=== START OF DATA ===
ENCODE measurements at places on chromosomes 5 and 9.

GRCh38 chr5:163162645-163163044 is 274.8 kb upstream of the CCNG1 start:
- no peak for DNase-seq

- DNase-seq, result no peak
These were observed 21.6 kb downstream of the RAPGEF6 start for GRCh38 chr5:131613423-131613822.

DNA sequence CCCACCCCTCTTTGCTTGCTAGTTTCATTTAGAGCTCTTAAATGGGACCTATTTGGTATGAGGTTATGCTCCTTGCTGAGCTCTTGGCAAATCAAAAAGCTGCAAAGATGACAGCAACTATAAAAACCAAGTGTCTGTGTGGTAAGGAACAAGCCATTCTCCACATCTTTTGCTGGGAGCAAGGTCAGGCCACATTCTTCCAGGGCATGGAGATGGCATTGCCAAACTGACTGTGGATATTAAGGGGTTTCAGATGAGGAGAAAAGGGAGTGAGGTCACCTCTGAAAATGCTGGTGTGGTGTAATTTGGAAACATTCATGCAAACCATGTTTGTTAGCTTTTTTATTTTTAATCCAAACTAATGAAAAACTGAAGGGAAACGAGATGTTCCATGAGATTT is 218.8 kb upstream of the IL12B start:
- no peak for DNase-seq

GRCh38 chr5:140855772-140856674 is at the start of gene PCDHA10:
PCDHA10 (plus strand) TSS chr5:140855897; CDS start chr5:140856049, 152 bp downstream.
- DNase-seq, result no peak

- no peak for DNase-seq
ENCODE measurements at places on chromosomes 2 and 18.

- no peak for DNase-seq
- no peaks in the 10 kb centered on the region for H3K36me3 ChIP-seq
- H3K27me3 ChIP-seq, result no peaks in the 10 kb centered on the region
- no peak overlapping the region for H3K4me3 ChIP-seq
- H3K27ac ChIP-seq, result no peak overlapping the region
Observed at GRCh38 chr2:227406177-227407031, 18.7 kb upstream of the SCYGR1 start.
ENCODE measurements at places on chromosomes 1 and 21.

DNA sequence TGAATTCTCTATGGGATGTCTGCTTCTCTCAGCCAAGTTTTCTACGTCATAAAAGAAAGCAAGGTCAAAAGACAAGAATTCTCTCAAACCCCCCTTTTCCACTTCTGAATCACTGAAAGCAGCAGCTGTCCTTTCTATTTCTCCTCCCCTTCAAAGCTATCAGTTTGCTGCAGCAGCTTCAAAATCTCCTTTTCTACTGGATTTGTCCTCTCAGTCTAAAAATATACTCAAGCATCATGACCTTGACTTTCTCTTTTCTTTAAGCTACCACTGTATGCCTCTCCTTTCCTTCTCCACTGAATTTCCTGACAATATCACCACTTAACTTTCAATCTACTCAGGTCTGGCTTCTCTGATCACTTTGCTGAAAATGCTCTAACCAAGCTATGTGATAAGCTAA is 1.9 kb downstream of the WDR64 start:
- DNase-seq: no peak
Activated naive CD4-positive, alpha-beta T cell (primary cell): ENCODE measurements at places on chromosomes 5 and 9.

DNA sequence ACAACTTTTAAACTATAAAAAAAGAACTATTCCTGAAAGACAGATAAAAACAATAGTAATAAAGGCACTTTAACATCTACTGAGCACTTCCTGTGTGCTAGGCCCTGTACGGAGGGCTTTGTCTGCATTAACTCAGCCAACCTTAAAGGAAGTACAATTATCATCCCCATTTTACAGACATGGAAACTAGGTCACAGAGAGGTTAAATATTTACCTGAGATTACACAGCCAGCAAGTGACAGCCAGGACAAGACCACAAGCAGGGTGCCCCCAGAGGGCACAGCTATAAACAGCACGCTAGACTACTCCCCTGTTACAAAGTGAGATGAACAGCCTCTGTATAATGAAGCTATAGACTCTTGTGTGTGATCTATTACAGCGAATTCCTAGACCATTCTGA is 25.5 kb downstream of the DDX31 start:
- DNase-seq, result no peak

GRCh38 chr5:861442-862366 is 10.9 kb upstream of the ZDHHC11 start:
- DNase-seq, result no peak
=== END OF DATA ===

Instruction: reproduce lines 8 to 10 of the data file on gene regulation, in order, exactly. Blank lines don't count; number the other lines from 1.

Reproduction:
GRCh38 chr5:140855772-140856674 is at the start of gene PCDHA10:
PCDHA10 (plus strand) TSS chr5:140855897; CDS start chr5:140856049, 152 bp downstream.
- DNase-seq, result no peak